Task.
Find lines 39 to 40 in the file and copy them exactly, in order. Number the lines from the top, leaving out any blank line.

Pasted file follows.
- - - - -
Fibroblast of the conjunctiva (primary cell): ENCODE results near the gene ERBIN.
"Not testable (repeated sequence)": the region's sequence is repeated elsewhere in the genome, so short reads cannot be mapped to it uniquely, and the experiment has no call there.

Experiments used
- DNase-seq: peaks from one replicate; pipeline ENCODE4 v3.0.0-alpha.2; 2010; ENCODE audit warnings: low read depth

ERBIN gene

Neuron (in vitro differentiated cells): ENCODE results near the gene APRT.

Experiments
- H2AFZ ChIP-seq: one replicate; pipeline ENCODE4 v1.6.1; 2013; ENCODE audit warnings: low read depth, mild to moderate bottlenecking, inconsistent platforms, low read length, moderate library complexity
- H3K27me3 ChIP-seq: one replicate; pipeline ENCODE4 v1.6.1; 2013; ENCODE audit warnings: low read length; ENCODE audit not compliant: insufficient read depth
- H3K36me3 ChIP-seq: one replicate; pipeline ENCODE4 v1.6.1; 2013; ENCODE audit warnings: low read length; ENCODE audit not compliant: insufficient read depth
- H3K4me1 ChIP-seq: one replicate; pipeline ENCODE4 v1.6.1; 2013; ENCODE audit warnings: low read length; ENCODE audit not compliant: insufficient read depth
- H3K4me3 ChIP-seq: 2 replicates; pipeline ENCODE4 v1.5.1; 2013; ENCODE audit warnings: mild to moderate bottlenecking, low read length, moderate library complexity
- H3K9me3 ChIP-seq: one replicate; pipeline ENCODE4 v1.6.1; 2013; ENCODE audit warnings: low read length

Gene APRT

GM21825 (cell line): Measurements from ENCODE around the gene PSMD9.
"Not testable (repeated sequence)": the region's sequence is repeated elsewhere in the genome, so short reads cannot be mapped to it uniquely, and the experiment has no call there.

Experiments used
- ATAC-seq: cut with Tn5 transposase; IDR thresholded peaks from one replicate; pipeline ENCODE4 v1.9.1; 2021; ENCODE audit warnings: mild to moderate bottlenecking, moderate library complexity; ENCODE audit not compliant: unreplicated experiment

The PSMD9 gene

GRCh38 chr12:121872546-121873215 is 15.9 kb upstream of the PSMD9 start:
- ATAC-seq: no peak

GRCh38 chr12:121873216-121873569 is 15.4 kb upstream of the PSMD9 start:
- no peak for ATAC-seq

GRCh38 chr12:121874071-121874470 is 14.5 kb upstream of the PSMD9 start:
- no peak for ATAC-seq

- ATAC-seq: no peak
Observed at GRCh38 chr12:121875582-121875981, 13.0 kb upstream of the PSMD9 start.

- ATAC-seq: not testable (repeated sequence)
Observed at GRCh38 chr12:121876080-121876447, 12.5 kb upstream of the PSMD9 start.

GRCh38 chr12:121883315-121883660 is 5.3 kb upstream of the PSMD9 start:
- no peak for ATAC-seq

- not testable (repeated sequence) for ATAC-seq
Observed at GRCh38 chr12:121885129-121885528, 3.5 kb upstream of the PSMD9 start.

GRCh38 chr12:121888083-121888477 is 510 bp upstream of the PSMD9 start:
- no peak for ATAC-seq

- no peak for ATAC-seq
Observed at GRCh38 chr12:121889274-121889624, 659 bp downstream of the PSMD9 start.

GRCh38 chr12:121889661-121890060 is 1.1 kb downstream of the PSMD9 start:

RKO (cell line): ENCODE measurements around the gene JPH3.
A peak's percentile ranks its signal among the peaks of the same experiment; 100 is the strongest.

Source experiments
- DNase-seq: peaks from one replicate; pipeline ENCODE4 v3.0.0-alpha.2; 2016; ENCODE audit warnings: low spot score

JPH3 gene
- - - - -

RKO (cell line): ENCODE measurements around the gene JPH3.
A peak's percentile ranks its signal among the peaks of the same experiment; 100 is the strongest.